It's illuminating that the first stumbling block folks who are playing with Ajax are finding is that damned back button. At my prior gig, we had the same problem. We gave our users a complex web application that provided all sorts of cool filtering and sorting controls.... that could be instantly totally nuked by the back button... a shift reload.... you name it... ka-blooey, your state is gone. Ajax's doesn't care about the stateless nature of a web browser. Ajax just wants to quietly update your current page... and that's the second part of the first leap:
Stop thinking of a web application as a collection of pages.
The back button is not a bug in Ajax, it's a flaw in the browser metaphor.
I hearby serve notice to the following browser controls: forward, back, home, reload, and that URL field. You need to die... unless I need you. These controls are (rightfully) designed around the idea of the web as a collection of pages, but an application is collection of objects where you, the user, are guided by a well designed interface to get your job done. We don't actually need to kill these controls because they do serve a purpose, but the web application developer should be able to choose when they're available because the developer is designing the application and they are incented to do what's right for their users.
1. Esther Strom05/26/2005 04:18:48 PM
What I wouldn't have given for that ability 5 years ago, after spending 9 months of 100-hour weeks writing an ASP/SQL business and personnel tracking app that, as mentioned, would blow up if the user manually refreshed the window.
2. Bernard Devlin05/29/2005 05:27:08 AM
Hi Rich - thanks for pointing out Koranteng's blog. It was full of fascinating stuff for me. I work alone (practically in a vacuum!), and have been debating many of these issues by myself. It was great to see so many lengthy expositions on areas that I spent long hours working out for myself. I'd never looked at K-station or even heard of him before, and had no idea that these issues had been so prominent with other developers in the last few years (I was heartened to see him extol netWindows since that was the DHTML framework that I also concluded was the best available).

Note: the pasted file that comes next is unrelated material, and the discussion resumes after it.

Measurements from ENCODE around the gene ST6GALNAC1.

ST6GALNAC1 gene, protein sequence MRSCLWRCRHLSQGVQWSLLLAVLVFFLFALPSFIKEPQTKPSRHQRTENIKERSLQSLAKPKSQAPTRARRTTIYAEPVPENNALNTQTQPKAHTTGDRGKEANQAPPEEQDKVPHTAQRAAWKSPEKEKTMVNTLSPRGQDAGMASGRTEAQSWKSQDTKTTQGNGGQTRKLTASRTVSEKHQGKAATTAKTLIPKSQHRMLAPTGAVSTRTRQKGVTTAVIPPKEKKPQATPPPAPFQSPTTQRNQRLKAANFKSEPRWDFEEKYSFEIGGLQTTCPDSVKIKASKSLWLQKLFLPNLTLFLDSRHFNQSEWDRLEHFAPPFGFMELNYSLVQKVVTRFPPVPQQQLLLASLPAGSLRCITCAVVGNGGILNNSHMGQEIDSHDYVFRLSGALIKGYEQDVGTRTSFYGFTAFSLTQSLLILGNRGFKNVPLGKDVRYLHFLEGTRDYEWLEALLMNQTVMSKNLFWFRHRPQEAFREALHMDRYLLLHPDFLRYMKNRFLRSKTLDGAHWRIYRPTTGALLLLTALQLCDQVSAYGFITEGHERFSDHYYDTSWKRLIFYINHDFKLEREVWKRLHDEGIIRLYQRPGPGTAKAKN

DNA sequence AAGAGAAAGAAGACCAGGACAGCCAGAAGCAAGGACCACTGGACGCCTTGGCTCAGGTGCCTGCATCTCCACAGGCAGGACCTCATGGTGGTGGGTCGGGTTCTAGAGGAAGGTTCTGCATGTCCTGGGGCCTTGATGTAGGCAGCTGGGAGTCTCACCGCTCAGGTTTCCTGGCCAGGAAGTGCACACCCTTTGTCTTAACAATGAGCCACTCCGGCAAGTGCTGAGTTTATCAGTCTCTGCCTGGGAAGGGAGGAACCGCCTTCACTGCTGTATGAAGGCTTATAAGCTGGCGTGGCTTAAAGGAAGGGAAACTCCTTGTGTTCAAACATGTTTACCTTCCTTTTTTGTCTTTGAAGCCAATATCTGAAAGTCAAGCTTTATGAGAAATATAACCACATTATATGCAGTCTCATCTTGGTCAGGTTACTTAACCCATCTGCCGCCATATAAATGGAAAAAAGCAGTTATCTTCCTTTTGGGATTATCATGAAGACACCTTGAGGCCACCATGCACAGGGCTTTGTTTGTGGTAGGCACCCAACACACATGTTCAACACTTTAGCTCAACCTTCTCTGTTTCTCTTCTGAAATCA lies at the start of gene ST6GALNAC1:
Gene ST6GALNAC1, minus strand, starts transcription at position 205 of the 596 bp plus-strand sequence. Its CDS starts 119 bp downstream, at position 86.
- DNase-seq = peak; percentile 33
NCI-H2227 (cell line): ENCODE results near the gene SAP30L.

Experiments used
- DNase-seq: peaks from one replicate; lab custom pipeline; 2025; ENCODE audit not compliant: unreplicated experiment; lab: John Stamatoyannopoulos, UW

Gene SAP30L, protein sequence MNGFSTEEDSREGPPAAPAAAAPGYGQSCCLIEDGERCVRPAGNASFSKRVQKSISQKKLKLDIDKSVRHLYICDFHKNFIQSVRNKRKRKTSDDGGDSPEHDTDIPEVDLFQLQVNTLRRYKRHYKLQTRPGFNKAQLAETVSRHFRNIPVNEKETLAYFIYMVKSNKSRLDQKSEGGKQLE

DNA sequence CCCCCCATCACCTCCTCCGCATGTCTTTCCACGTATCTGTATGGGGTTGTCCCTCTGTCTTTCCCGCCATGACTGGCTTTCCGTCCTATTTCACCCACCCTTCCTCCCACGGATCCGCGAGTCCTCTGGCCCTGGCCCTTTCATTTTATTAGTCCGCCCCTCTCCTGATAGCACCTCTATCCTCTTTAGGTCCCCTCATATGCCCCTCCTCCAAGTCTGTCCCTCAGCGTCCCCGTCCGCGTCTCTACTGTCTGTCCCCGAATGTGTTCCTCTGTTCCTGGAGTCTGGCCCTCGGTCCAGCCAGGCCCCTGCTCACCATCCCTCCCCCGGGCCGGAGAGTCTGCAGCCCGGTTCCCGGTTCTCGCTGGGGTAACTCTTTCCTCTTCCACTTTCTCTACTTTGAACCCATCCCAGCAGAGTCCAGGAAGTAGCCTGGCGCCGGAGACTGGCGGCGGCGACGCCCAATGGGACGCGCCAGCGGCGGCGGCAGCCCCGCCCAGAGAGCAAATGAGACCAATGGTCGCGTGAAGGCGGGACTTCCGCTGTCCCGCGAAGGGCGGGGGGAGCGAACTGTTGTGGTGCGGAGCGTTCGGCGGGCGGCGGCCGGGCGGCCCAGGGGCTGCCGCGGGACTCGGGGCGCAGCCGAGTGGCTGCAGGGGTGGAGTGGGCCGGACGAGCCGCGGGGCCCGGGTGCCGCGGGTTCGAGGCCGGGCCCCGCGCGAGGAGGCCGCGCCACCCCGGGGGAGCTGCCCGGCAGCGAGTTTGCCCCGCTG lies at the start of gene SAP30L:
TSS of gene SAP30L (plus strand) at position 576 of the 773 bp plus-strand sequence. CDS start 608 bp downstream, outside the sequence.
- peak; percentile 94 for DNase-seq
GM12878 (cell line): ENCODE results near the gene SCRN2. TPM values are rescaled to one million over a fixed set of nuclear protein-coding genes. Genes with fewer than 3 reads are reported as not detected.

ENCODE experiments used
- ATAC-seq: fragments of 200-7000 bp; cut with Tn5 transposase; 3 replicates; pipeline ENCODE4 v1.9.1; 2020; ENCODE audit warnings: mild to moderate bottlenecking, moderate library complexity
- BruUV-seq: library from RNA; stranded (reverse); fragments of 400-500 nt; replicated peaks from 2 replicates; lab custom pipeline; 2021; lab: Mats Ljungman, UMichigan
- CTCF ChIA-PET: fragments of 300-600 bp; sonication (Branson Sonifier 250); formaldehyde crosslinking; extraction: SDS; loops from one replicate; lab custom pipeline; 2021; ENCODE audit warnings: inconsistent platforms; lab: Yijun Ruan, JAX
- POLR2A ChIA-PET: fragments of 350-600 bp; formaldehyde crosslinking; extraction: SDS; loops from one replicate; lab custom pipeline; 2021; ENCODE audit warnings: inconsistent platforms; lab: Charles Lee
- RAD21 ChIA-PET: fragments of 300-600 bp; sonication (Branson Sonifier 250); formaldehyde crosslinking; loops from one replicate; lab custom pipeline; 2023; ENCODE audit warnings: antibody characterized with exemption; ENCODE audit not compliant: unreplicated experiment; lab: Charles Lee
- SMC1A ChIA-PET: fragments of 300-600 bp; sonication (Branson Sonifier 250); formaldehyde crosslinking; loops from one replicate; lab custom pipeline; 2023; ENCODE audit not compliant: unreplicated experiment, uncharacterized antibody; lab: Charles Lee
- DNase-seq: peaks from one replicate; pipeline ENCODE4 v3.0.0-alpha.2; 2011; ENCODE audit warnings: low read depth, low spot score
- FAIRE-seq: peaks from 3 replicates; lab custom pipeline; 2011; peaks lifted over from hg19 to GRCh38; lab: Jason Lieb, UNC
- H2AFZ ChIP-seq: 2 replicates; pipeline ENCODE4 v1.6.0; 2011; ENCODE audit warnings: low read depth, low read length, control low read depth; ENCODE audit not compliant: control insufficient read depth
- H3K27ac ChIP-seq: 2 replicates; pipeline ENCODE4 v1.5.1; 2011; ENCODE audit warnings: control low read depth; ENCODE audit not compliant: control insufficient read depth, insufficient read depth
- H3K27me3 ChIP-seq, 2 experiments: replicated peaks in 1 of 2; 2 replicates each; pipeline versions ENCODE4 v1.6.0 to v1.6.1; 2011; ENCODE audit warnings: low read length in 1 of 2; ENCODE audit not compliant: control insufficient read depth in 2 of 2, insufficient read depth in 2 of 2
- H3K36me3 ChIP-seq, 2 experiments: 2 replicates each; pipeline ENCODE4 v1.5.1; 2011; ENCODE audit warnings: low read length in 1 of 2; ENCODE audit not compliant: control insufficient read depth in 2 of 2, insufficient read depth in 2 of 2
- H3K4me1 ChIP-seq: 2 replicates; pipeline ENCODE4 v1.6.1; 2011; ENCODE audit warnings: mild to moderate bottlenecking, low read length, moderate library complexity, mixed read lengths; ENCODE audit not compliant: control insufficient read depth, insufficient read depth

3. Alan Bell05/31/2005 10:32:23 AM
4. Bill Engels05/31/2005 12:37:55 PM
Oddly, using AJAX can solve some issue with the back arrow. =)
Combined with cookies (the evil!), using calling AJAX to run on reload rechecking cookies can be ok. I admit. It's a dark path that may forever dominate ones destiny. (hehe)
5. Donovan White05/31/2005 01:38:04 PM
um, it's rightly, not rightfully.
Whining about platform UI controls is a waste of time, as was pointed out to me by a VB developer when I said that I liked radio buttons better than checkboxes for my option lists, so I should be able to select more than one rb in a set.
6. Richard Schwartz05/31/2005 01:47:37 PM
@Bill: That sounds interesting. Are there any samples or more extended explanations that you can point to?
@Alan: XUL sure looks interesting. If only I had time. There isn't by any chance an O'Reilly book out there, or in the works, that you know of?
@Bernard: Koranteng's blog sure is an interesting read. I know what you mean about working alone feeling like a vacuum. Although I team with others fairly often, it doesn't compare. The reality of being a lone consultant going from a deep dive on one transient team to another hardly compares to the immersive experience of being part of a product development team for the long-haul. I was on the same product team for six years at one point. I have also occasionally dabbled in music. There's a thing that musicians call "tight ensemble" that, when it's there, makes all the difference in terms of how the music from a group sounds and in what the musicians take away from it themselves. I think the same thing can exist in a technology development team.
7. Richard Schwartz05/31/2005 02:19:57 PM
@Donovan: Nit-picking about the English usage of a gentleman whose site indicates that he is from Ghana isn't a particularly good use of time either.
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